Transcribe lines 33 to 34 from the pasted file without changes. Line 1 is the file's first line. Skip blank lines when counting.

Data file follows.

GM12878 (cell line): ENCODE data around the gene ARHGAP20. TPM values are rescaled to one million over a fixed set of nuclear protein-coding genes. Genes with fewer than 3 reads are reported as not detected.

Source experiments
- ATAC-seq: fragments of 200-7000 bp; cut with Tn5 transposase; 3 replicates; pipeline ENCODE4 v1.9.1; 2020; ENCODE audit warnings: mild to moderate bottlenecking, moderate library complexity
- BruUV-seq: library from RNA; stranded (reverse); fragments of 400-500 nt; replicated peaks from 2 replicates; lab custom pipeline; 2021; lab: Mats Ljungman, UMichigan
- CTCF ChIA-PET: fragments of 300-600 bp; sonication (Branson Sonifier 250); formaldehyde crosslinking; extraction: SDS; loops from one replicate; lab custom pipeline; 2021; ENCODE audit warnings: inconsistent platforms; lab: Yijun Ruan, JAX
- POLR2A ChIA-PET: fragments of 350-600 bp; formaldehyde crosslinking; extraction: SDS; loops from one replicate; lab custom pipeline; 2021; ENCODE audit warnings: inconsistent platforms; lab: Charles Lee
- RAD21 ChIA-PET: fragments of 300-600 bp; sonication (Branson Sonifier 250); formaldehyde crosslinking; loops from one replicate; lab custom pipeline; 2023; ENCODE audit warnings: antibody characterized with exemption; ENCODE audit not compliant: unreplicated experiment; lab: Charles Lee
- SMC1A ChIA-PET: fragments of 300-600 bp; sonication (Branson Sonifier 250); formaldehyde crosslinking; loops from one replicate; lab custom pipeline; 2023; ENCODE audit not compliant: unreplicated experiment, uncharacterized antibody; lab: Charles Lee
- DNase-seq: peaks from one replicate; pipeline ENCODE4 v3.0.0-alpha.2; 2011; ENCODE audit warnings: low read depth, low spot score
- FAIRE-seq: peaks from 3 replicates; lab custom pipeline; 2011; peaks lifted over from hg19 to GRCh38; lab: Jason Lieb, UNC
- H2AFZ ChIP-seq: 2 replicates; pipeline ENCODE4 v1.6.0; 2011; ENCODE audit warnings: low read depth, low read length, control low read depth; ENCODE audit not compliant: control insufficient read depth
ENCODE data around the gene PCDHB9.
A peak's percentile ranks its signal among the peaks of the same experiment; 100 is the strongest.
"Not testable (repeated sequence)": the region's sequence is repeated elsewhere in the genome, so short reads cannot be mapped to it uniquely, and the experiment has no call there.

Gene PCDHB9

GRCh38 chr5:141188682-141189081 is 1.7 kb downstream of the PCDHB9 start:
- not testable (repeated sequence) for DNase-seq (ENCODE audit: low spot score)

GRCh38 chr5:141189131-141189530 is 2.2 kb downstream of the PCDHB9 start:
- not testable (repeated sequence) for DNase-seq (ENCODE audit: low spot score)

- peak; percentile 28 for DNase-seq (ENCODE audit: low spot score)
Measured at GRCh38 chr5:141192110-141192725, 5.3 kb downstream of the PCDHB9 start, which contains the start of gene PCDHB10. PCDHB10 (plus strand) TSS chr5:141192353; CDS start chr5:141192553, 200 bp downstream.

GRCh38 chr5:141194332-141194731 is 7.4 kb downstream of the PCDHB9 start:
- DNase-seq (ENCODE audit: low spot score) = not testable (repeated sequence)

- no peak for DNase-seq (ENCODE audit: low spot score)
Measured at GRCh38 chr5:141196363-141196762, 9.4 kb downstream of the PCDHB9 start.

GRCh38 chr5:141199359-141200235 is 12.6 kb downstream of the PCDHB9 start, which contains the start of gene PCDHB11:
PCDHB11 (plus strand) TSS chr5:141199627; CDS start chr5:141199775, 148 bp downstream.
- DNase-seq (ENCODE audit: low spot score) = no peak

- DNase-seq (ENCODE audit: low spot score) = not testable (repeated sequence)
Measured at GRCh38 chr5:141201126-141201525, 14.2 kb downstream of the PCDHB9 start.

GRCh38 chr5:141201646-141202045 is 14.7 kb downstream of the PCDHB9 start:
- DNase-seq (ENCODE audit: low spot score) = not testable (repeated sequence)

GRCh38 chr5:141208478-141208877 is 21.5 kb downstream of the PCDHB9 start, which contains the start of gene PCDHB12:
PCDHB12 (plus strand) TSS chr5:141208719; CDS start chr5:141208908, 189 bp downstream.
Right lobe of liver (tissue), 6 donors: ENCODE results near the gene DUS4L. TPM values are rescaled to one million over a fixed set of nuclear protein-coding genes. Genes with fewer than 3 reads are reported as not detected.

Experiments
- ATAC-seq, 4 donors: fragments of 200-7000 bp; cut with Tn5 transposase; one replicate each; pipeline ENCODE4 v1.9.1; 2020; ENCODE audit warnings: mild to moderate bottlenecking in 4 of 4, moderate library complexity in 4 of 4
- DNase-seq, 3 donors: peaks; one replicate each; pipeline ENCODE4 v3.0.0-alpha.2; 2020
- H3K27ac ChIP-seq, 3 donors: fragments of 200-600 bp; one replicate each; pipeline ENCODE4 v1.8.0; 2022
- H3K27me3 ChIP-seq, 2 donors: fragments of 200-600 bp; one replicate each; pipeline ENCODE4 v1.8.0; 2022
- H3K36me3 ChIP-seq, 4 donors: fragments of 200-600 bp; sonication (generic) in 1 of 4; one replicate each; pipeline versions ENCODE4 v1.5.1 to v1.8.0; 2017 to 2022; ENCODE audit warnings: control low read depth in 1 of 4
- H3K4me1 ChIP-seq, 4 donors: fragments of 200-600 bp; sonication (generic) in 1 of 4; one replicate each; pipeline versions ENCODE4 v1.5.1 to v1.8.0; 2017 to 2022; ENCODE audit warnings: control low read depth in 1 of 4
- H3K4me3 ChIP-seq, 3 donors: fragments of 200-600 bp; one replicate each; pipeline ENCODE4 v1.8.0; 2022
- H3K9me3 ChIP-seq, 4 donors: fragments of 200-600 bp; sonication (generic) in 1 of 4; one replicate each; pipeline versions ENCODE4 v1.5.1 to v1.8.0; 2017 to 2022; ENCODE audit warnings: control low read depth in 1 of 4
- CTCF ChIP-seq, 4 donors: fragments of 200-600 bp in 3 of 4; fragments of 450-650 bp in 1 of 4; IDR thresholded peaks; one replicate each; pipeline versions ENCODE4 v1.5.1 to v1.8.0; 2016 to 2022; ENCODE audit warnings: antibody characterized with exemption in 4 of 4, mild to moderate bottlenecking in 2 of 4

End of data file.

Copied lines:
GRCh38 chr5:141208478-141208877 is 21.5 kb downstream of the PCDHB9 start, which contains the start of gene PCDHB12:
PCDHB12 (plus strand) TSS chr5:141208719; CDS start chr5:141208908, 189 bp downstream.